A Bunbury-to-Albany gas pipeline would be put on the backburner under a Labor Government.
State Opposition Leader Mark McGowan was in Albany this week and declared the project a “pipe dream”, accusing the Government of making promises it would not keep.
“The Government is not going to build it,” he said on Tuesday.
“This is just a pipe dream by (Premier Colin Barnett) to try and get votes from the community of Albany.”
As part of Labor’s election package for Albany, Mr McGowan promised $9 million would be spent on several new overtaking lanes on Albany Highway between Mt Barker and Kojonup, to be constructed during a Labor government’s first term.
He also committed $2million towards further planning of the Albany ring road and a total of $5.5million for new early childhood facilities at Spencer Park and Flinders Park primary schools.
The $2.5million Spencer Park pledge matches a commitment already announced and budgeted for by the Government.
Labor also re-announced a $15.6million funding package for the Albany Anzac centenary, a $5million ocean pool at Middleton Beach and a promise to relocate the Department of Local Government from the Perth CBD to Albany.
It would also to create a Minister for the Great Southern, likely to be member for Collie-Preston Mick Murray, with Mr Watson as parliamentary secretary.
But Mr McGowan’s stance on the gas pipeline overshadowed those announcements and immediately drew criticism.
The Liberal-National Government announced details of its long-promised 350km pipeline last October, with construction proposed to begin mid-2014 at an estimated project cost of $135 million.
The project was a Liberal promise before the 2008 State election, with construction then flagged to begin by last year.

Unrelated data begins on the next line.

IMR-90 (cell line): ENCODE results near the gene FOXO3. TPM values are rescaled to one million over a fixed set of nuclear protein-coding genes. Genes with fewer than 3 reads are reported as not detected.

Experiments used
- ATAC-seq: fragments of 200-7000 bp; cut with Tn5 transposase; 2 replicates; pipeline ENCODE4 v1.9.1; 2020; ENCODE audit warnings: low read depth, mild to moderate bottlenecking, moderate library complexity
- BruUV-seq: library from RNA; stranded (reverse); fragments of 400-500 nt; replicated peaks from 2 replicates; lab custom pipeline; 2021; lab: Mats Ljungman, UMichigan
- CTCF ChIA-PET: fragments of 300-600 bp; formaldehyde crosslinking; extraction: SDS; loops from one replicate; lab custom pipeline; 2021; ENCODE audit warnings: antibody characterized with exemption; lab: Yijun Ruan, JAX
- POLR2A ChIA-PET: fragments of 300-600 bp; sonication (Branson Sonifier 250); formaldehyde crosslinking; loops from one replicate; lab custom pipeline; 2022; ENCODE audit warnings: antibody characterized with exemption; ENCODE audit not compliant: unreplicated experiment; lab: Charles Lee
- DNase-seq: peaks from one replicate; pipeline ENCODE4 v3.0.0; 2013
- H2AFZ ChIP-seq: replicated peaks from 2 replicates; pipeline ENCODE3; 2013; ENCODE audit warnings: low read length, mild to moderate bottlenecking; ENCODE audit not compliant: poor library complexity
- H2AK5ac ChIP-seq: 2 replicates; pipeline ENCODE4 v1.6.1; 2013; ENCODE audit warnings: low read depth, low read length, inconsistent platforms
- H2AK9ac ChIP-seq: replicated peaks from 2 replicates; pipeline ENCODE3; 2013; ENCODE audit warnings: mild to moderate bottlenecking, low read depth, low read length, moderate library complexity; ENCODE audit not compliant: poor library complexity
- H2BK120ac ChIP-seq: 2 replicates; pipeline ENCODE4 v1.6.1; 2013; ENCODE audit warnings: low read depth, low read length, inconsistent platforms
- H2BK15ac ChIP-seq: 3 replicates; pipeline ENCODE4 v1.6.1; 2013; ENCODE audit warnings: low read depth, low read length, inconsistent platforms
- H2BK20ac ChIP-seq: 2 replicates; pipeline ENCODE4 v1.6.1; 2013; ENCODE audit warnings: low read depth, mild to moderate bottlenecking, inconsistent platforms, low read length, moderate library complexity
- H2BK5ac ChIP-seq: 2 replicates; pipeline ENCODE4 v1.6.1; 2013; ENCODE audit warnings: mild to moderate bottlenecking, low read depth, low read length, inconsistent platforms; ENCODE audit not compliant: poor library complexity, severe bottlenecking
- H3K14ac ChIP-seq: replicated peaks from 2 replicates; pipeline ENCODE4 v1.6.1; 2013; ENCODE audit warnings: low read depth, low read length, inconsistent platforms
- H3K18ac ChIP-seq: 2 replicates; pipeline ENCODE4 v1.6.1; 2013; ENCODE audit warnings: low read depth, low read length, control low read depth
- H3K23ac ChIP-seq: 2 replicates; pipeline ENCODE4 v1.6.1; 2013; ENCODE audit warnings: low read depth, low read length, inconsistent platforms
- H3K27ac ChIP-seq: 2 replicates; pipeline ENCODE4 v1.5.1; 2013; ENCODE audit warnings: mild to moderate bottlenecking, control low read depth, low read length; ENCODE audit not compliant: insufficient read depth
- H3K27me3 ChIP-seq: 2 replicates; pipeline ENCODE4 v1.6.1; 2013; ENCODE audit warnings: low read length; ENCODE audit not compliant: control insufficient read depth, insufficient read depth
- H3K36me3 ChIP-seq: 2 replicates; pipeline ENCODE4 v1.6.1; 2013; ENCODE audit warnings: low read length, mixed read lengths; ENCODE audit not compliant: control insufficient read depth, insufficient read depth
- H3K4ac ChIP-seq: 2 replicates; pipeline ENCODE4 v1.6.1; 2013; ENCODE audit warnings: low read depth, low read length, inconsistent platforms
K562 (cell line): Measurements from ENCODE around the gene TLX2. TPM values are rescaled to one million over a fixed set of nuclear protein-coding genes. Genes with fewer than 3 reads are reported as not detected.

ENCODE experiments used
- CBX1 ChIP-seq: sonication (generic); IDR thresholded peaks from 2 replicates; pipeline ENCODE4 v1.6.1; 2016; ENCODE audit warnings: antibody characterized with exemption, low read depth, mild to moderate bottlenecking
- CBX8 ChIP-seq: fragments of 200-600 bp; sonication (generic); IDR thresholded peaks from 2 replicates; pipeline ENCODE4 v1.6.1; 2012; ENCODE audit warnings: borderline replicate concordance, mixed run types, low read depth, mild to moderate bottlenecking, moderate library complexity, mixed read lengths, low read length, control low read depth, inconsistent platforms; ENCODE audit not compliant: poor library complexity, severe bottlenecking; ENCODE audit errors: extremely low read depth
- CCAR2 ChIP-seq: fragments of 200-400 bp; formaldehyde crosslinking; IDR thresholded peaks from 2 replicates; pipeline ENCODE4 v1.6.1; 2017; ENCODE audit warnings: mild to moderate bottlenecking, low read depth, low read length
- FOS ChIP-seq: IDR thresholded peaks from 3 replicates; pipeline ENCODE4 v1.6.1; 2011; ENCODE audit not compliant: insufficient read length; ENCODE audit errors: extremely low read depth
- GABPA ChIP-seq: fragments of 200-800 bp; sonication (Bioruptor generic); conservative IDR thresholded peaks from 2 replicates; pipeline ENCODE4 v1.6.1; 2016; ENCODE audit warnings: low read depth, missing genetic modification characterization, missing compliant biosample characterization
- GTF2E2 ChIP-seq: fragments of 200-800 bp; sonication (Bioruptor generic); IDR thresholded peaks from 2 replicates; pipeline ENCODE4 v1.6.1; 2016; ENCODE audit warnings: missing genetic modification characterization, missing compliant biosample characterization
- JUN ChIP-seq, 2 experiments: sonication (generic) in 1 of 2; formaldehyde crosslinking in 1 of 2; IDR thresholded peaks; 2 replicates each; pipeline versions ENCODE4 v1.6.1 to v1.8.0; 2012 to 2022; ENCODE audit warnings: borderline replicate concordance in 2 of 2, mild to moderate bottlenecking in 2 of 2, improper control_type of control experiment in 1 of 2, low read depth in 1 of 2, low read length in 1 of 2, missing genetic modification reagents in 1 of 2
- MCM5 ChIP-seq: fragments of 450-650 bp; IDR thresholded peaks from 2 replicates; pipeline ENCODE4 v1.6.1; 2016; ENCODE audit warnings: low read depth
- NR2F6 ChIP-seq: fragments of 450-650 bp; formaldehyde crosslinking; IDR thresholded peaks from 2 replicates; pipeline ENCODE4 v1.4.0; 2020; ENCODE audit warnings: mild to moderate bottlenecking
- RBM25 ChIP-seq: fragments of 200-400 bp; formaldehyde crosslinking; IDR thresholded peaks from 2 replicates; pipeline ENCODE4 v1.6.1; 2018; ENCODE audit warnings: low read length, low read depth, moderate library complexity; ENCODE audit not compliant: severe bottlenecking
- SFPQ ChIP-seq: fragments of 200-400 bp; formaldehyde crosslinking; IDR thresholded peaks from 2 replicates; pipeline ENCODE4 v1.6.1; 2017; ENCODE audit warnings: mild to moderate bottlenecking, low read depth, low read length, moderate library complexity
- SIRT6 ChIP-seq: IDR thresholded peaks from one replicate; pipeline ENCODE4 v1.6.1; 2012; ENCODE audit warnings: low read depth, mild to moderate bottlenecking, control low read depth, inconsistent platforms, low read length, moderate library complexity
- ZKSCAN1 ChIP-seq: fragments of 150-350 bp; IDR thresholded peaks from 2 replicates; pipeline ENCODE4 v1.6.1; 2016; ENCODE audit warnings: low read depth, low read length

The Government came under heavy fire from the Opposition for breaking that promise, but this week Mr McGowan made it clear the pipeline would not be a Labor priority.
Liberal candidate for Albany Trevor Cosh said he was “blown away” by Labor’s attitude.
“If we’re going to encourage industry, if we’re going to make things easier and cheaper for everyone, we need to go on reticulated gas,” he said. “It’s huge for the region, not just Albany.”
Nationals candidate Robert Sutton said the pipeline would be needed to encourage industry to the region.
Albany Mayor Dennis Wellington said the pipeline was essential to the City of Albany’s plans and development would be severely limited without the infrastructure.
Albany MP Peter Watson said the pipeline would not necessarily mean gas would be cheaper for household customers, and Albany should focus on other priorities, such as boosting tourism and road upgrades.
The coalition’s pipeline would service Mt Barker and several other towns, including Manjimup, Donnybrook and Bridgetown, and would also have the capacity to branch from Mt Barker to Katanning.